Visually, these statements by Christ call forth quite opposite reactions; alarm and disbelief on one hand, and quiet contemplation on the other. So is it possible to combine both elements in one picture? Leo Steinberg in The Incessant Last Supper has some interesting things to say about this in relation to what is probably the best known version, that by Leonardo,  and we’ll look at this later.

The Disciples
   How do we know which disciple is which? Images of the last supper are narratives rather than devotional paintings and so it is not appropriate, by and large, to give the apostles their identifying attributes – St.Peter’s keys, for example. Nevertheless there are clues. John the Evangelist is easy -
  Now there was leaning on Jesus' bosom one of his disciples, whom Jesus loved. John Ch 13 v23)

Master of Portillo
Allen Memorial Art Museum Oberlin U.S.A.

Duccio: from the Maesta.
Museo del Opera del Duomo Siena

Master of the Housebook
Staatliche Museen, Berlin

Despite anything you may have read by Dan Brown, and others, this always has been John, traditionally young and with long hair.

  St Peter is usually easy to spot; quite close to Christ, elderly with a short white beard. Sometimes he holds a knife, appropriate for a meal but also prefiguring the ear-slicing he will be responsible for in the Garden of Gethsemane.

Pietro Perugino
Convent of the Tertiary Franciscans, Foligno

Duccio again!

Lorenzo Monaco
Staatliche Museen, Berlin

  Judas is generally easy to find too. Often an unattractive figure, he may be shown on the nearside of the table, and will frequently be clutching a purse. This is clearly a symbol of the bribe, but John tells us that the other disciples thought the best of Judas:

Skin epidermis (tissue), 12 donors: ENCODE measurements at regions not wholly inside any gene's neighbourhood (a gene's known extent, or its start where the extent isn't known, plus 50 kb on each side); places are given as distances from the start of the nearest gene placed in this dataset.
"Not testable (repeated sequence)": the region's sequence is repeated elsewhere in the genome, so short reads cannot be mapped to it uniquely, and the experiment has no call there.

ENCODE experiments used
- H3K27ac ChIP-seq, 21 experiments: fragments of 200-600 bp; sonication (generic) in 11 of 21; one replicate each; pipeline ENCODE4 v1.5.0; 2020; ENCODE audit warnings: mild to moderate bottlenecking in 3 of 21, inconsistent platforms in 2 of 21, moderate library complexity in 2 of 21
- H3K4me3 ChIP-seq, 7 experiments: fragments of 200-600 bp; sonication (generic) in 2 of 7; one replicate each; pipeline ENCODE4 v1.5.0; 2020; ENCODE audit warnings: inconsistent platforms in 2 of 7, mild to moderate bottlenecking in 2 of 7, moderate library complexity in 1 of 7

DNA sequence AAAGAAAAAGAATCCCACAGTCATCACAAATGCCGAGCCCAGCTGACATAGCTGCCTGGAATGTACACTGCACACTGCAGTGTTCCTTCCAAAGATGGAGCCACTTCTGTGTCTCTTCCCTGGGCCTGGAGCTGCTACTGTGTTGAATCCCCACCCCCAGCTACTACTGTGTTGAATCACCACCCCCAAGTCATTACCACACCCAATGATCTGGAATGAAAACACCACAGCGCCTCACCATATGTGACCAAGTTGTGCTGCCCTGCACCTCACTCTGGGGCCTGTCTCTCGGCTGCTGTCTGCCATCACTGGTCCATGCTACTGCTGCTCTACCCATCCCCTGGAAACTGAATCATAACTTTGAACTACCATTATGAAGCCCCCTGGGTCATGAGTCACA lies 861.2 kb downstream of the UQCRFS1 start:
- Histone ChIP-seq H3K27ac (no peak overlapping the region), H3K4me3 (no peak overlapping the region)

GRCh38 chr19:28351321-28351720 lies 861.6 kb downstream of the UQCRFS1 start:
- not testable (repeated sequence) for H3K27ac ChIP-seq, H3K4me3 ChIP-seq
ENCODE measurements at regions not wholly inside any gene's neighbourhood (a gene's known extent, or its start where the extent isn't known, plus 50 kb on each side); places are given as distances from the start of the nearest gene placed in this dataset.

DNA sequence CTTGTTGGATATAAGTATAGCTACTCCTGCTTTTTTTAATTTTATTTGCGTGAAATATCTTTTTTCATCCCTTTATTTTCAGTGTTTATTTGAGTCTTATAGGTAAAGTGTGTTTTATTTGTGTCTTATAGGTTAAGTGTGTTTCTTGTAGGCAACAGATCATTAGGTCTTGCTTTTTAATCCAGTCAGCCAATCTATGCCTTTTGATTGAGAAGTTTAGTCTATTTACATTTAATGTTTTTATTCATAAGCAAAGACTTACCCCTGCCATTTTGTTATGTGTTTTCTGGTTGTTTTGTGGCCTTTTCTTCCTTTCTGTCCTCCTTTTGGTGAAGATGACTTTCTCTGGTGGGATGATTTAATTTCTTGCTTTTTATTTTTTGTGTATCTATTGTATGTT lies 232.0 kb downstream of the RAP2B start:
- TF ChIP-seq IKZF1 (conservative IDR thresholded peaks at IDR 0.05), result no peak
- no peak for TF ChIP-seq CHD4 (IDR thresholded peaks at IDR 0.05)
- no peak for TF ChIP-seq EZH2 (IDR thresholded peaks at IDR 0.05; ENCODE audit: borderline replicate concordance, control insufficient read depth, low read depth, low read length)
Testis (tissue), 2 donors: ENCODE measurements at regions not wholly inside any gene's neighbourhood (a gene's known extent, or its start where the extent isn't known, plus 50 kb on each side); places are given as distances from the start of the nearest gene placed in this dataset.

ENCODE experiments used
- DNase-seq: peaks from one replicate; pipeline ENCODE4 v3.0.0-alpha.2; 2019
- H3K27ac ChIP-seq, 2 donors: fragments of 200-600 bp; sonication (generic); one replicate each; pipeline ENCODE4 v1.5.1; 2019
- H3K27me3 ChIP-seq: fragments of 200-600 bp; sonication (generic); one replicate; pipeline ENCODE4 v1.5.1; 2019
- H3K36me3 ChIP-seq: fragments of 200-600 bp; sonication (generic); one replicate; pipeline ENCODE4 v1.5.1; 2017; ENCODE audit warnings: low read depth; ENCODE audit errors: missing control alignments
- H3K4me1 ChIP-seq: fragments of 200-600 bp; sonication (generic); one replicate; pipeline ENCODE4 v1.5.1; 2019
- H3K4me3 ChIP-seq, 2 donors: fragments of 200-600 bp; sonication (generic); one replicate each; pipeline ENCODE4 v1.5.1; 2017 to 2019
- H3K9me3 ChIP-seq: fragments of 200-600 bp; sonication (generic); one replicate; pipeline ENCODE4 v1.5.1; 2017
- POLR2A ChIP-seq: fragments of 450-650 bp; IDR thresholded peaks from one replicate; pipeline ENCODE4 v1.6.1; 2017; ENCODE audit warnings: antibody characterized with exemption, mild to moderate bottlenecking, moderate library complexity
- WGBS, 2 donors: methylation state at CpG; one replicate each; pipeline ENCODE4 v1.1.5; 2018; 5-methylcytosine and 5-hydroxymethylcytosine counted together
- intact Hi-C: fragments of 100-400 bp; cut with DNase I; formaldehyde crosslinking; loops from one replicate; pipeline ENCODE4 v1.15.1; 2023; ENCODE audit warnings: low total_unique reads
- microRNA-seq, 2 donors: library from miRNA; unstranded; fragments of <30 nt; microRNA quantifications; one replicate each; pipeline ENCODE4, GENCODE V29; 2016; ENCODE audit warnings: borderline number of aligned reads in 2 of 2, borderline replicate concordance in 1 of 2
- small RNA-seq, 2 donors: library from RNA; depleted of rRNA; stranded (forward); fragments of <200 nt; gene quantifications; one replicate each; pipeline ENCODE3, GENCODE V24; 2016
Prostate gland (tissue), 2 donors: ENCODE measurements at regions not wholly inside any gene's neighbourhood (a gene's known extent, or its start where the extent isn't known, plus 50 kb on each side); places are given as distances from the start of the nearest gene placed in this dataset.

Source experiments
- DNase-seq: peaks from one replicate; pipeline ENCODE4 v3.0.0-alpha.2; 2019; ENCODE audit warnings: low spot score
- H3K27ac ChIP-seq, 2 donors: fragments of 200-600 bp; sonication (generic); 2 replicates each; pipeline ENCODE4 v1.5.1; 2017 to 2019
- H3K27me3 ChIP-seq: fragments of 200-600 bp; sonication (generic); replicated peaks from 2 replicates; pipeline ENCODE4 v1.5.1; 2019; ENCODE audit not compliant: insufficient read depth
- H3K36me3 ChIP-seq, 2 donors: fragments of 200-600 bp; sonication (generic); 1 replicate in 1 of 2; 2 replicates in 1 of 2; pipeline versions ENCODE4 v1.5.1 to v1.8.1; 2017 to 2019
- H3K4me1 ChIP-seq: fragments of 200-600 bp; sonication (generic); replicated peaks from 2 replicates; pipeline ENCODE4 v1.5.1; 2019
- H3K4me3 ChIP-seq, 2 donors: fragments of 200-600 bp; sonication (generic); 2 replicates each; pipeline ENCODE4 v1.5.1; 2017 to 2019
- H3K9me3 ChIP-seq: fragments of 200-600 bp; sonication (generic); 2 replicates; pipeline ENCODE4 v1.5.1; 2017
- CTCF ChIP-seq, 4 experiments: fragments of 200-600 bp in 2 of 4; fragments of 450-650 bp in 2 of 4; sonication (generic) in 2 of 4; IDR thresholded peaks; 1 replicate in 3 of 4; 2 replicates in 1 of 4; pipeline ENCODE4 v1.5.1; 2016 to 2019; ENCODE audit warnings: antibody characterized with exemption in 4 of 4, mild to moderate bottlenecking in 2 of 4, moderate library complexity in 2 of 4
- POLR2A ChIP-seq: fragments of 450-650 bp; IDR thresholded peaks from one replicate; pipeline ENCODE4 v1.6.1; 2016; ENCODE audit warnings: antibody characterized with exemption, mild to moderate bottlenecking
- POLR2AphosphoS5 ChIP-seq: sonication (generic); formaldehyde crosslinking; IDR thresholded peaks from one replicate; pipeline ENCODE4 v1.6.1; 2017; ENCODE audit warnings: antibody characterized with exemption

'For some of them thought, because Judas had the bag, that Jesus had said unto him, But those things that we have need of against the feast; or, that he should give something to the poor'. (Ch13 v29)
  In early versions, such as those above, the lack of a halo is another giveaway. 
  Cats may sometimes be seen hanging around the feet of Judas. Sadly, cats are regarded as symbols of treachery, which, on behalf of my very loyal cat, I rather object to. 

Hans Holbein: Kunstmuseum, Öffentliche Kunstsammlung, Basel. 
he ugliest Judas ever?

Fray Nicholas Borras: Private collection

Jacopo Bassano: Galleria Borghese, Rome
Judas and the much-maligned cat.

 The painting below, by Pieter Pourbus, is possibly the silliest ever representation of Judas, who, tempted by Satan in what looks like a frilly dress and a tiara, rushes out,  knocking over his chair in the process. An ultra-efficient servant is picking up the chair, while one of the disciples grabs his cloak to stop him going. I'm not sure which of the gospels this is based on. 

Groeninge Museum, Bruges

 I'm aware that someof the images on this page are details.  You will find complete versions on the Web Gallery of Art.